BMW X5 vs Porsche Cayenne vs Volvo XC90
BMW’s new plug-in hybrid X5 joins a new breed of cleaner SUVs. Can it beat Volvo and Porsche rivals?
Say the words ‘full-sized SUV’ to most people, and a vision is likely to spring to mind of a gas-guzzling 4x4 that’s either stopped outside the school gates or at a petrol station.
However, the idea that full-size SUVs are big, thirsty machines is being challenged by a new breed of model that incorporates the latest plug-in hybrid technology. In this test, we’ve lined up a couple of recent arrivals to take on a hybrid pioneer.
But that’s not as far as our second contender claims to go. The Volvo XC90 T8 Twin Engine has an official range of up to 27 miles, as well as lower overall CO2 emissions than the BMW. Trouble is, it’s also more expensive than its rival.
Both of these cars will have to be at the top of their game to beat one of the first plug-in SUVs on the market: the Porsche Cayenne E-Hybrid. It has a power advantage, but does that mean a compromise when it comes to efficiency?
Car group tests
- New BMW X5 M Competition 2021 review
- New BMW X5 xDrive45e 2019 review
- New BMW X5 M50d 2019 review
- New BMW X5 2018 review
Used car tests
We put all three through their paces to see if they offer the best of both worlds.
All three cars can be charged from the mains, and if you want to recharge on the move, you can set them to harvest energy back into the battery by using the engine as a generator.
You can also save the charge for use later, while the X5 can optimise the best time to use the electricity supply if you have set a destination in the sat-nav.
The XC90 has the biggest boot here, but all three models are compromised by their hybrid drivetrains. In five-seat mode, the Volvo provides 640 litres (compared to 775 litres in the standard XC90), while the Cayenne loses 38 litres and the X5 is down to 500 litres.
None of these cars qualifies for the Government’s Plug-in Car Grant – the X5 has emissions over 75g/km, while the other two break the £60,000 price threshold. All three makers provide discounts on fast charging points, though.
First place: Volvo XC90
The XC90 takes victory, with a major caveat. It wins thanks to its low company car tax rate, surprising straight-line pace and first-class cabin, but the Twin Engine only makes sense if you can charge it every time you park it. If you don’t, fuel economy will only be slightly better than the T6 petrol, and the small tank means you’ll fill it up more often. For most buyers, the D5 diesel is a better option.
Second place: Porsche Cayenne
Like the XC90, the Cayenne E-Hybrid only makes sense if you can plug it in to maximise the amount of electric running you can do, and a regular model may be more suitable for your needs. It’s not the most efficient hybrid around, and it can get expensive pretty quickly if you rack up the options, but it beats the X5 for performance, handling and practicality.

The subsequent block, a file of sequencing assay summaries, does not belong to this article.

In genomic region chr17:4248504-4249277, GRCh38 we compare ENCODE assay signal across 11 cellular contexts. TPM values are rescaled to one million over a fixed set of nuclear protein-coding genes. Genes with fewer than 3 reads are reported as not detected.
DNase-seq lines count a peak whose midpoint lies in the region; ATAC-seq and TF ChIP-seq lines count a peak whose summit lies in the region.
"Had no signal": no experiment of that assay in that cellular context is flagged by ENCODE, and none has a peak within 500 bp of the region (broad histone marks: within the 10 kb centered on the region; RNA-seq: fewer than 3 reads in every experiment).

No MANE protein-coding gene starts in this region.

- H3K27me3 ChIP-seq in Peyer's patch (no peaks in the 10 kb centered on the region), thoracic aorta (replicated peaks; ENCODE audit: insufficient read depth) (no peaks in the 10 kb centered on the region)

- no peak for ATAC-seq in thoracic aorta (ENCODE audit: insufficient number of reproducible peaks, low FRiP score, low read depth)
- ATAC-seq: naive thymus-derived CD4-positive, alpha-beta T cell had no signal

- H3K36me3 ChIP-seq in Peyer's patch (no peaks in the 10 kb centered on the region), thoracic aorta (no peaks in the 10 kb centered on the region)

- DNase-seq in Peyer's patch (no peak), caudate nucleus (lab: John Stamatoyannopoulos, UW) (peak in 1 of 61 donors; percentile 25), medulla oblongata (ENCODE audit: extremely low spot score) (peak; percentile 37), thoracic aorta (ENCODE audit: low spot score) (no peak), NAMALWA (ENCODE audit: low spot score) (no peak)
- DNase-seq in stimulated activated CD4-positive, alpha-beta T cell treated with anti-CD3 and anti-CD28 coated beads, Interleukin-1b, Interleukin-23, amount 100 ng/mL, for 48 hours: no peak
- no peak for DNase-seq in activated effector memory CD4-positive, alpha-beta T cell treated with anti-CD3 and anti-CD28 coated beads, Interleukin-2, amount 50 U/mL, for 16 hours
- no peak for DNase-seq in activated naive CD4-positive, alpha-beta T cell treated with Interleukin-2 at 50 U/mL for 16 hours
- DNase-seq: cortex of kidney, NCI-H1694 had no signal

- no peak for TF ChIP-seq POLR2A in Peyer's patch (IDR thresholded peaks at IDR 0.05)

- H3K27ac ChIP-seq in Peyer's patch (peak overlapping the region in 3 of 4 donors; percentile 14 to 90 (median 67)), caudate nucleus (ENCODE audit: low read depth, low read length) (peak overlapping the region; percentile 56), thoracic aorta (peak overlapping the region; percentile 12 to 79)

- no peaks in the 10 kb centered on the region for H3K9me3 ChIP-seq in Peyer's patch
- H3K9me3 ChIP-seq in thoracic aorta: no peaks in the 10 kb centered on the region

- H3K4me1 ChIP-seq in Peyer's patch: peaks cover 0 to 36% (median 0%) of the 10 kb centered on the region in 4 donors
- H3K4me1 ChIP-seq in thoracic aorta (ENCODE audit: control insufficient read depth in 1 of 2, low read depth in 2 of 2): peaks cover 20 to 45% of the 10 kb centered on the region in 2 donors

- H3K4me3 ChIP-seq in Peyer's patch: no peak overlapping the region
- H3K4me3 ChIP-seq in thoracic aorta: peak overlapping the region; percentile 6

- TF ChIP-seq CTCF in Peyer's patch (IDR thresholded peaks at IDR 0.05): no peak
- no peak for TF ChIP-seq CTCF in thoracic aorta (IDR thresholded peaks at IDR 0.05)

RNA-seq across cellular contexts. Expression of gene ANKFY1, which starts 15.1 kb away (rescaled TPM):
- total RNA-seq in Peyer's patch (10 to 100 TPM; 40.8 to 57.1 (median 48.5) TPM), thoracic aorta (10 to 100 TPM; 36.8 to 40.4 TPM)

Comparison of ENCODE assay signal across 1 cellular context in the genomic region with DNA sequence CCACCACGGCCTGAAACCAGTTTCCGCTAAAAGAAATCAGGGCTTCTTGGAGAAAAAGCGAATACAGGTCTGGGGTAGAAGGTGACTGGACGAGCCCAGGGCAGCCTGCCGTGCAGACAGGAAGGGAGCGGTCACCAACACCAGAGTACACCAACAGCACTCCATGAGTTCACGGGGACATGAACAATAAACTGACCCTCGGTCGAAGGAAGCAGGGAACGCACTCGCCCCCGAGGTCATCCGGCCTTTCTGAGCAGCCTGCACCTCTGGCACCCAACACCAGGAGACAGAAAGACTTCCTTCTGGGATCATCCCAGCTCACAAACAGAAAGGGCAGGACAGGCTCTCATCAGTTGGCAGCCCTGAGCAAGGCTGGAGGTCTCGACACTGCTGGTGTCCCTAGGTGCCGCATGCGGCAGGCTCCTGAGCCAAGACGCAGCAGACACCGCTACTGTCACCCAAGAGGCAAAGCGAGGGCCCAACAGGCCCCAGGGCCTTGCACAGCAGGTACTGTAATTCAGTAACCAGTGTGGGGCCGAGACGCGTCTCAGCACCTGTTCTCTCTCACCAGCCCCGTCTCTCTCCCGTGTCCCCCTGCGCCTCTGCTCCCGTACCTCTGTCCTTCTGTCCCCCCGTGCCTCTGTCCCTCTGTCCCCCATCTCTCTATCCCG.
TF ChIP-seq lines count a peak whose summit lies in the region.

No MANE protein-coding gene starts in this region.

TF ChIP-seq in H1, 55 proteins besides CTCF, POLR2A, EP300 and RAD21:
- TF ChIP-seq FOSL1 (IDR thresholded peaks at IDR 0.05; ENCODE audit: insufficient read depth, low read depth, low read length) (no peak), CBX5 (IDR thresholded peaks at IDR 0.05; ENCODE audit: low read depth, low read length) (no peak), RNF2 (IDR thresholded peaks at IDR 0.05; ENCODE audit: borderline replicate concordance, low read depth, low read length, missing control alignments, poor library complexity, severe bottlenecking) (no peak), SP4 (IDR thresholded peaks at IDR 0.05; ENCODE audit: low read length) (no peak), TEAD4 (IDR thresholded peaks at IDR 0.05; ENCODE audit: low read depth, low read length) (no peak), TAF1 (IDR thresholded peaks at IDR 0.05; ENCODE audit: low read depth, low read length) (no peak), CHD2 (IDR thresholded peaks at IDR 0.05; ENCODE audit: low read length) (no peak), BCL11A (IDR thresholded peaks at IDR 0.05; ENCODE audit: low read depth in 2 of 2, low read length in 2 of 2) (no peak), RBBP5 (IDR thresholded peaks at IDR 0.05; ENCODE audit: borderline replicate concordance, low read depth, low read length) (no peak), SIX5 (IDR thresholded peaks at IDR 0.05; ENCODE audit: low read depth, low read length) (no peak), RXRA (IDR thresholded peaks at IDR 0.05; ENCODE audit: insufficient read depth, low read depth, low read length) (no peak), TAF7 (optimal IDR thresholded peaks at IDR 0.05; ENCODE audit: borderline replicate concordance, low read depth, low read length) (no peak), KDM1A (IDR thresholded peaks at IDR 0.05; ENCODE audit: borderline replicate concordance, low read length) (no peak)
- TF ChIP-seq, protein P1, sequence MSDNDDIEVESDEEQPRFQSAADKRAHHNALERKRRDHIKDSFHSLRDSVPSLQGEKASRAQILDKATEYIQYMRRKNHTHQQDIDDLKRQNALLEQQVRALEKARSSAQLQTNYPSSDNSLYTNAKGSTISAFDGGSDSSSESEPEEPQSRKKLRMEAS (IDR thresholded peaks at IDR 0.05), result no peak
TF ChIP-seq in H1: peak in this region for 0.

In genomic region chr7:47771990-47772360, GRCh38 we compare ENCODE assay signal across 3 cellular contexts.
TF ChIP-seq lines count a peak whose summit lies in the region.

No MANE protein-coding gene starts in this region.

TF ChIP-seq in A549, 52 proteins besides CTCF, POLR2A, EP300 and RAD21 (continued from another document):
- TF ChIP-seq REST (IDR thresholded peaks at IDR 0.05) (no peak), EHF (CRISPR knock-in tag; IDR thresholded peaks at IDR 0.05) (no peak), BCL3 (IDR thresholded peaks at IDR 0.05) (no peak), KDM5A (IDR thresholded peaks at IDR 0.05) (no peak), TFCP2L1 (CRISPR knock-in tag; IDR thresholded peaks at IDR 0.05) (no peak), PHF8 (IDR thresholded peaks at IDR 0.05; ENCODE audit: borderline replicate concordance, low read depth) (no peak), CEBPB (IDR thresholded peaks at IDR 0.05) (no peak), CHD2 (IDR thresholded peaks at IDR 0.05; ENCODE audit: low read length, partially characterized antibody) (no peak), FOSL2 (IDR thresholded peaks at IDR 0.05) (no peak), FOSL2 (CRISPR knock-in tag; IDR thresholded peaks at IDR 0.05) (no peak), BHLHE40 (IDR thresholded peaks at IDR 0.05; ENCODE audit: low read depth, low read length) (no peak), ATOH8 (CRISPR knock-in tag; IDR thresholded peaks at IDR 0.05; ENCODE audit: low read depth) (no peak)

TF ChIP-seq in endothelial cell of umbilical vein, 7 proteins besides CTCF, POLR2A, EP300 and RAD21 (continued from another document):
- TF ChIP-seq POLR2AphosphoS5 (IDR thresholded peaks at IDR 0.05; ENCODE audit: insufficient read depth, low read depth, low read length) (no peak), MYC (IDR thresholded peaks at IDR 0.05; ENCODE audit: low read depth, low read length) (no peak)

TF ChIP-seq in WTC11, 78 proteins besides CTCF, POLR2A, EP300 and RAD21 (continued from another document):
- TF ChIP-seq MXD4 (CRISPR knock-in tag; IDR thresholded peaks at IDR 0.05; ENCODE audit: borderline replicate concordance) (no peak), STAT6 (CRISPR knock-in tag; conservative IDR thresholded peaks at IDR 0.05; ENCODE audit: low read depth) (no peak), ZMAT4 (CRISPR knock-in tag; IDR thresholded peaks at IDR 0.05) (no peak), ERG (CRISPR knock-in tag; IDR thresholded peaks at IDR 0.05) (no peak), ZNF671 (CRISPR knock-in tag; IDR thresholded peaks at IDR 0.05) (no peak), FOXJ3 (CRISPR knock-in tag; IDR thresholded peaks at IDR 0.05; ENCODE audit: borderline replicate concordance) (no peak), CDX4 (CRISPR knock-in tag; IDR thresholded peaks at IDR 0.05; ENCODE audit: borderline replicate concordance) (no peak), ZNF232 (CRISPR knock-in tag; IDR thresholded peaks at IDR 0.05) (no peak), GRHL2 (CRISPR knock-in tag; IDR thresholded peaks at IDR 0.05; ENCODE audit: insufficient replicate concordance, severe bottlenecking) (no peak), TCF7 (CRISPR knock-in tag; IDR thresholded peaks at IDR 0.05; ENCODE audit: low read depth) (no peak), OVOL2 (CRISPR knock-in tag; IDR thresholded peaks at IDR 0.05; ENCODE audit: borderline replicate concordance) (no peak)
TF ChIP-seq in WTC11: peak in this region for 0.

Third place: BMW X5
Compared to its rivals, the X5 40e can be viewed as reasonably good value, although that £57k price tag is still steep. Unfortunately, adding a hybrid drive system hasn’t done anything to improve the standard X5 driving experience, and it still suffers from the same compromised handling and uncomfortable ride. It’s not a giant leap in terms of efficiency, either.
Is it worth waiting for this model?
Tesla Model X
Due: Summer Price: £65k (est)Engine: 70kWh electric motor
As well as a radical rear door layout and all-electric power, the Model X will offer seven seats and searing straight-line performance. Plug it into a Tesla Supercharger, and it’ll charge to 80 per cent capacity in only 40 minutes.
|Volvo XC90 T8 Twin Engine Momentum||Porsche Cayenne S E-Hybrid||BMW X5 xDrive40e M Sport|
|On the road price/total as tested||£60,455/£72,230||£62,154/£73,413||£56,705/£61,615|
|Residual value (after 3yrs/36,000)||£26,056/43.1%||£25,732/41.4%||£25,517/45.0%|
|Annual tax liability std/higher rate||£846/£1,691||£1,863/£3,726||£1,700/£3,399|
|Annual fuel cost (12k/20k miles)||£1,697/£2,828||£2,500/£4,167||£2,143/£3,572|
|Ins. group/quote/road tax band/cost||42/£1,047/A/£0||49/£1,334/A/£0||42/£1,007/A/£0|
|Cost of 1st/2nd/3rd service||£1,001 (3yrs/54k)||£420/£490/£420||£575 (5yrs/50k)|
|Engine||4cyl in-line/1,969cc||V6/2,995cc||4cyl in-line/1,997cc|
|Combined peak power/revs||401/5,700 bhp/rpm||410/5,500 bhp/rpm||309/5,000 bhp/rpm|
|Combined peak torque/revs||640/2,200 Nm/rpm||590/1,250 Nm/rpm||450/1,250 Nm/rpm|
|Transmission||8-spd auto/4WD||8-spd auto/4WD||8-spd auto/4WD|
|Fuel tank capacity/spare wheel||50 litres/repair kit||80 litres/repair kit||85 litres/run-flats|
|Boot capacity (7/5/2 seat modes)||262/640/1,816 litres||N/A/580/1,690 litres||N/A/500/1,720 litres|
|Turning circle/drag coefficient||11.9 metres/0.29Cd||11.9 metres/0.36Cd||12.7 metres/0.31Cd|
|Basic warranty (miles)/recovery||3yrs (60,000)/3yrs||3yrs (unltd)/3yrs||3yrs (unlimited)/3yrs|
|Service intervals/UK dealers||18k miles (1yr)/109||20k miles (2yrs)/36||Variable/153|
|Driver Power manufacturer/dealer pos.||17th/22nd||6th/8th||13th/23rd|
|0-60/30-70mph||5.7/5.1 secs||5.5/4.5 secs||6.7/6.0 secs|
|30-50mph in 3rd/4th||2.2 secs (kickdown)||3.0/3.9 secs||2.3 secs (kickdown)|
|50-70mph in 5th/6th/7th/8th||2.9 secs (kickdown)||4.6/5.7/7.3/9.3 sec||3.7 secs (kickdown)|
|Top speed/rpm at 70mph||140mph/2,000rpm||150mph/1,800rpm||130mph/1,700rpm|
|Auto Express econ (mpg/mpl)/range||33.6/7.4/370 miles||22.8/5.0/401 miles||26.6/5.9/497 miles|
|Govt combined/weighted economy||52.5/104.6mpg||83.1/83.1mpg||35.9/83.1mpg|
|Govt combined/weighted economy||11.5/23.0mpl||18.3/18.3mpl||7.9/18.3mpl|
|Actual/claimed CO2/tax bracket||194/49g/km/7%||286/79g/km/15%||245/78g/km/13%|
|Auto box/stability/adaptive cruise||Yes/yes/yes||Yes/yes/£1,287||Yes/yes/£1,330|
|Climate control/leather/heated seats||Yes/yes/yes||Yes/£2,177/£296||Yes/yes/yes|
|Metallic paint/LEDs/power tailgate||£700/yes/yes||£720/£1,886/yes||Yes/£1,495/yes|